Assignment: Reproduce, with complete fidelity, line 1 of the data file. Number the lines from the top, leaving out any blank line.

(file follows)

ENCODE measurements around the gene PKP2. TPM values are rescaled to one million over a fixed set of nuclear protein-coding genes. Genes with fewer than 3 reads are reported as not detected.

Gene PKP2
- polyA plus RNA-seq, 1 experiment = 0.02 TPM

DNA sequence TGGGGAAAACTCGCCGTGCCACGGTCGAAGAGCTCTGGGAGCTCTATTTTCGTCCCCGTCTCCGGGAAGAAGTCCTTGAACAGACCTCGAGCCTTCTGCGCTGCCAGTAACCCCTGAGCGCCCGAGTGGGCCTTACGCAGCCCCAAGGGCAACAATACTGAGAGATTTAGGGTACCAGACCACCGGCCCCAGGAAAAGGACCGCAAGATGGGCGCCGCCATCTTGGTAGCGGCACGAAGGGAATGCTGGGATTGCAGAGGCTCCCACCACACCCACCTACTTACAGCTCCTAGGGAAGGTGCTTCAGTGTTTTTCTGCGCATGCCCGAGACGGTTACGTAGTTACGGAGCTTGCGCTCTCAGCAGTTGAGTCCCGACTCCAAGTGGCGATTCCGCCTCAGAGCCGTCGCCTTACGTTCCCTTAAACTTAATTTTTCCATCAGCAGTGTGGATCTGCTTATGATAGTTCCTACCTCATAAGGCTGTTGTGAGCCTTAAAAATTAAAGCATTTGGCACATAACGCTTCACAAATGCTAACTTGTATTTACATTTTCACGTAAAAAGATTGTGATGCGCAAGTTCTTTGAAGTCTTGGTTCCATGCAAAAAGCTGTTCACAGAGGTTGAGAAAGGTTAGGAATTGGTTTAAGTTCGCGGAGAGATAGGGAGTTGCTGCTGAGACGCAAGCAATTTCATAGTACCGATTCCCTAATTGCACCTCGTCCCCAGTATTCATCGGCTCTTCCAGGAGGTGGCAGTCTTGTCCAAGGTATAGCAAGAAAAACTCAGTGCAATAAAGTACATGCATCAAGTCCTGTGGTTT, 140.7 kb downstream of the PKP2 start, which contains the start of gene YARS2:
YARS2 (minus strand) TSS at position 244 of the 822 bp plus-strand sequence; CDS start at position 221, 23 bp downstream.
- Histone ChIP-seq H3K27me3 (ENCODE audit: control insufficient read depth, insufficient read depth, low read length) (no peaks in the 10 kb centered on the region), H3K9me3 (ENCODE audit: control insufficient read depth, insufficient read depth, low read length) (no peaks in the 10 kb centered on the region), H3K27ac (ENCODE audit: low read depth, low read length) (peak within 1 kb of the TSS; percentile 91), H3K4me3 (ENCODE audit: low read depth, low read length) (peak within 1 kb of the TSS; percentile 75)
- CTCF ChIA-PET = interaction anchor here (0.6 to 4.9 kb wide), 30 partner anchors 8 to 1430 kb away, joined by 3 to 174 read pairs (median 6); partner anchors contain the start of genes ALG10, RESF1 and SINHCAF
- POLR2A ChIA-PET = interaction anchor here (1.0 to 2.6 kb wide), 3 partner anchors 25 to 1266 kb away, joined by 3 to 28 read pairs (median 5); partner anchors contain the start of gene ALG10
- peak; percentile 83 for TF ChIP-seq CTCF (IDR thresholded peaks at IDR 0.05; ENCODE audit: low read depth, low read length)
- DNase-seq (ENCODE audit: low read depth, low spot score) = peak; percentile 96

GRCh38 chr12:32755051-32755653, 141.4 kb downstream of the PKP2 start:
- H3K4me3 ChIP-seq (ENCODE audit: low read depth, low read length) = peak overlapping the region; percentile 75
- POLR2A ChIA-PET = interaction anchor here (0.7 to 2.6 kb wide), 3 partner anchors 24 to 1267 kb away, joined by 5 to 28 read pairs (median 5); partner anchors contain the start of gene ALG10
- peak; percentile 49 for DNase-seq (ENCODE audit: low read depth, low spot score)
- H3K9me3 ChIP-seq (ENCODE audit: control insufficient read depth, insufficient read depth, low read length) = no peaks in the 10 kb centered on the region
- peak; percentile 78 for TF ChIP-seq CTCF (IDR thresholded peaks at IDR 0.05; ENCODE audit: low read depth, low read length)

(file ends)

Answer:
ENCODE measurements around the gene PKP2. TPM values are rescaled to one million over a fixed set of nuclear protein-coding genes. Genes with fewer than 3 reads are reported as not detected.